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3 hours ago, PACNWComms said:

Motorola DTR and similar series, with a custom hopset loaded

I'm not sure about DTR, but DLR has only four digits for the hopset, making 10000 combinations. Is DTR the same? May help with facilitating crimes somewhere with understaffed underfunded sheriffs departments, but for 3-letter agencies seems to be easy to brute-force. No?

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14 minutes ago, axorlov said:

I'm not sure about DTR, but DLR has only four digits for the hopset, making 10000 combinations. Is DTR the same? May help with facilitating crimes somewhere with understaffed underfunded sheriffs departments, but for 3-letter agencies seems to be easy to brute-force. No?

One might be tempted to assume it's secure. I don't know if the exact protocol is documented but some kind of synchronization code has to be communicated between the radios. Who knows what else is being sent. In fact it might even be a requirement that "secret" hop info is being transmitted and that only "authorized" government agencies have access to it for monitoring use.

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2 hours ago, Lscott said:

One might be tempted to assume it's secure. I don't know if the exact protocol is documented but some kind of synchronization code has to be communicated between the radios. Who knows what else is being sent. In fact it might even be a requirement that "secret" hop info is being transmitted and that only "authorized" government agencies have access to it for monitoring use.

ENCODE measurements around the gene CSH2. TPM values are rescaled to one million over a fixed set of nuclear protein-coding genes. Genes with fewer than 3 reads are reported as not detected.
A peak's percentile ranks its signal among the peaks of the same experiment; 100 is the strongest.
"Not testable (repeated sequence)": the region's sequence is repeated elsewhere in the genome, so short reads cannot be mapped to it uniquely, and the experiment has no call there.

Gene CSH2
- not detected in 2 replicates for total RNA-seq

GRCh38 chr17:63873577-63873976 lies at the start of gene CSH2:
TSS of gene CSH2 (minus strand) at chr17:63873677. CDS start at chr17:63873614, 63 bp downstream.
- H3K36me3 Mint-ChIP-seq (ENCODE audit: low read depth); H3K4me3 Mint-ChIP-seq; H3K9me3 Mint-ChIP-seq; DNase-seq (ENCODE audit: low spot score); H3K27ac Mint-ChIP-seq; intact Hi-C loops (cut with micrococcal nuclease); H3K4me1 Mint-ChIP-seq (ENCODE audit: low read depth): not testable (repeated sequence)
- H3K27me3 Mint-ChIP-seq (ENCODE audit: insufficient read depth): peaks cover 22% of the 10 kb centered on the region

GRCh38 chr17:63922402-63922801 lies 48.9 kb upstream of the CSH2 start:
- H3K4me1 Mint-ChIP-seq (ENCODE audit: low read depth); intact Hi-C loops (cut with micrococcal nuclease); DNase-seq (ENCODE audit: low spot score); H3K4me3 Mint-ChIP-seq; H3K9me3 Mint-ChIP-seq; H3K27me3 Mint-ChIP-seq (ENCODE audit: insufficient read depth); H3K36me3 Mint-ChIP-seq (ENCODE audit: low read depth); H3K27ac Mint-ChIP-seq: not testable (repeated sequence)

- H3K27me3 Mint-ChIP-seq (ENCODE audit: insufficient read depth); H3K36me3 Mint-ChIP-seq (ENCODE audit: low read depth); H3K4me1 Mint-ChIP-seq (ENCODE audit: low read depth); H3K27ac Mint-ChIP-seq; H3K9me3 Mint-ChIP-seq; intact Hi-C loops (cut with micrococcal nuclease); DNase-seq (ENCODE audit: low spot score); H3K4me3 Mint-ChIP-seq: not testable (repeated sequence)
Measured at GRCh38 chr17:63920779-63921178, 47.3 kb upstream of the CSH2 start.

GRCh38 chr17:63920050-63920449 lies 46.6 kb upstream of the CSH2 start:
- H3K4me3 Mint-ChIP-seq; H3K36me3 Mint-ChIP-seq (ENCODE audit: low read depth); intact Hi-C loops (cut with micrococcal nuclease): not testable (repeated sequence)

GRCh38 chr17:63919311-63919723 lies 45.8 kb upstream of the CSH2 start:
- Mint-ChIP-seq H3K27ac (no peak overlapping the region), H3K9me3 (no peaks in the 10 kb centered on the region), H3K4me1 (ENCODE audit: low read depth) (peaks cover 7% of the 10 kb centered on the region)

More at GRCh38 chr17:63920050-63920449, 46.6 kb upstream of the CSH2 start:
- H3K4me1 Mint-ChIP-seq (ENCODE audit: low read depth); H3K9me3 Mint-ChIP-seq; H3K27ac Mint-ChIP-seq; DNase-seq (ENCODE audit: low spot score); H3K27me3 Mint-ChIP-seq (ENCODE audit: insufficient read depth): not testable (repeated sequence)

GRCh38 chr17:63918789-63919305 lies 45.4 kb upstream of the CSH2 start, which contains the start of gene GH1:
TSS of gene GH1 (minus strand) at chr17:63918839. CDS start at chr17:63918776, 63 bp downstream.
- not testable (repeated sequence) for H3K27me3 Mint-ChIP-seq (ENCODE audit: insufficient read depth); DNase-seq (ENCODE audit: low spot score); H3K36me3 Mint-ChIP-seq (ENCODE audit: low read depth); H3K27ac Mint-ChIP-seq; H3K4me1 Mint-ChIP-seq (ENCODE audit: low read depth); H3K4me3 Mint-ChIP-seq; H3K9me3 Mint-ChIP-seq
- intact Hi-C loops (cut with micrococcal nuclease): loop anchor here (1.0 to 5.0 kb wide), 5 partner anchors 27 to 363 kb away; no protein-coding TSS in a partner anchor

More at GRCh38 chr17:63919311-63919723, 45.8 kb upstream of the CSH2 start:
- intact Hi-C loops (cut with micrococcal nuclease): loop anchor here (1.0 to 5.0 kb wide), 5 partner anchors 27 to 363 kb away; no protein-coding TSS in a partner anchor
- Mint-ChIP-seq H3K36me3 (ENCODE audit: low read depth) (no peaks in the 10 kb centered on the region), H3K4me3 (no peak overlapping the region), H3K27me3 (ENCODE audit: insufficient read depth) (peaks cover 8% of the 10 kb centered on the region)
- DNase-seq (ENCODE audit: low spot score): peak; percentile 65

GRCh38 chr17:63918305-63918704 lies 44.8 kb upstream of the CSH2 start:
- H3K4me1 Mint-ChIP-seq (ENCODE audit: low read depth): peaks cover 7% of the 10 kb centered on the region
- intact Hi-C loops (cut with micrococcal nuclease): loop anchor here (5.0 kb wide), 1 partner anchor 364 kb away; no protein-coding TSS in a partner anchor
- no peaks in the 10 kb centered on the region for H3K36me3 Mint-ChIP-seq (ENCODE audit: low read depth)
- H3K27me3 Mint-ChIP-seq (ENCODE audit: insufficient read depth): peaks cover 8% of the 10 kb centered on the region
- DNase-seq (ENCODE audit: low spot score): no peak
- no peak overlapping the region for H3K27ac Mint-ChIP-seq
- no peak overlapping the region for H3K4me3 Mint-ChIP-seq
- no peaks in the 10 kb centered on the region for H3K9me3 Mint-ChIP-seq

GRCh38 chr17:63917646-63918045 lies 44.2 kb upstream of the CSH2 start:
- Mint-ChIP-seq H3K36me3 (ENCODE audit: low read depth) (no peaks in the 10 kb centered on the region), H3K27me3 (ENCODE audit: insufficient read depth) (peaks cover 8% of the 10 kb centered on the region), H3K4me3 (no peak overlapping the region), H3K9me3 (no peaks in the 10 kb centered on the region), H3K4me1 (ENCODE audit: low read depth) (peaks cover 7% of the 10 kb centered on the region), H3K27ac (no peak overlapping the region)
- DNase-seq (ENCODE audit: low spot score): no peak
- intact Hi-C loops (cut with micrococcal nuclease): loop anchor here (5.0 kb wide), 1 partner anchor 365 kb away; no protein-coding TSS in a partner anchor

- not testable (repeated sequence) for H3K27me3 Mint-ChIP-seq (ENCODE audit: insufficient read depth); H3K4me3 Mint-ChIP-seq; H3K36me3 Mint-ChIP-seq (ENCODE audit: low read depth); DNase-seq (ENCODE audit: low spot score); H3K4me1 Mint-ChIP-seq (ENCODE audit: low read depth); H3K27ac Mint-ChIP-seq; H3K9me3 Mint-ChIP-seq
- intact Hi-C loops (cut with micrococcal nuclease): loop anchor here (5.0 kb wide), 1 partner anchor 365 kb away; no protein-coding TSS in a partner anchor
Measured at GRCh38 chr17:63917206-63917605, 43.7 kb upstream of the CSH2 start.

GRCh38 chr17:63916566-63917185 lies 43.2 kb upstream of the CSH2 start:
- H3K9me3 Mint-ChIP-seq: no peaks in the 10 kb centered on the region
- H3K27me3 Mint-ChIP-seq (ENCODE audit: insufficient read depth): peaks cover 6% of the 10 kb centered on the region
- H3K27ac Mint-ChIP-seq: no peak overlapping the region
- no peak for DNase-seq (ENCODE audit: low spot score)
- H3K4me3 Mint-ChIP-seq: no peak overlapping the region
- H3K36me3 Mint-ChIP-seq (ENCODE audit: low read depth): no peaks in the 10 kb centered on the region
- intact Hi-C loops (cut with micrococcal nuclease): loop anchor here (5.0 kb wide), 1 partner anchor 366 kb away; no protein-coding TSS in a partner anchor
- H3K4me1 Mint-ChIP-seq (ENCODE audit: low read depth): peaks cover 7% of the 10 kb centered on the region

That comes to mind too. Being familiar with encryption export/use debacles from 1990s I would not be surprised that there is a government-mandated backdoor too. Only for "authorized" use, sure.

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3 hours ago, axorlov said:

I'm not sure about DTR, but DLR has only four digits for the hopset, making 10000 combinations. Is DTR the same?

The DTR series is the same, only four digits. What I did have happen once though, was a group that set many channels to different hopsets, and they were smart enough to change channels often. However, we are still talking about a 1 watt radio. As for the government backdoors, I do not know about that, if they have them or not. VSELP and FHSS would take some test equipment, but should not be outside the capability of a three letter agency or even SPAWAR or whatever they go by now.

What I experience in my area, is a lot of users of DTR and DPL radios leaving them defaulted, so my DTR on a default hopset hears all of them talking....usually tugboats. This area is saturated by UHF (FRS/GMRS) radios, so they must have wanted something else, in the unlicensed ISM band. Motorola must have sold every barge, crane and construction crew in the region DTR and DPL radios, they are all over the place. So, they also end up in crimes, probably with default settings. 

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I think you are both over thinking the monitoring of radio transmissions at the site of an incident. The only comms that are actively monitored would be the non-encrypted ones as tracking frequency hopping or code encrypted comms requires special equipment not found in most incident command vehicles. They are going after the low hanging fruit as it were.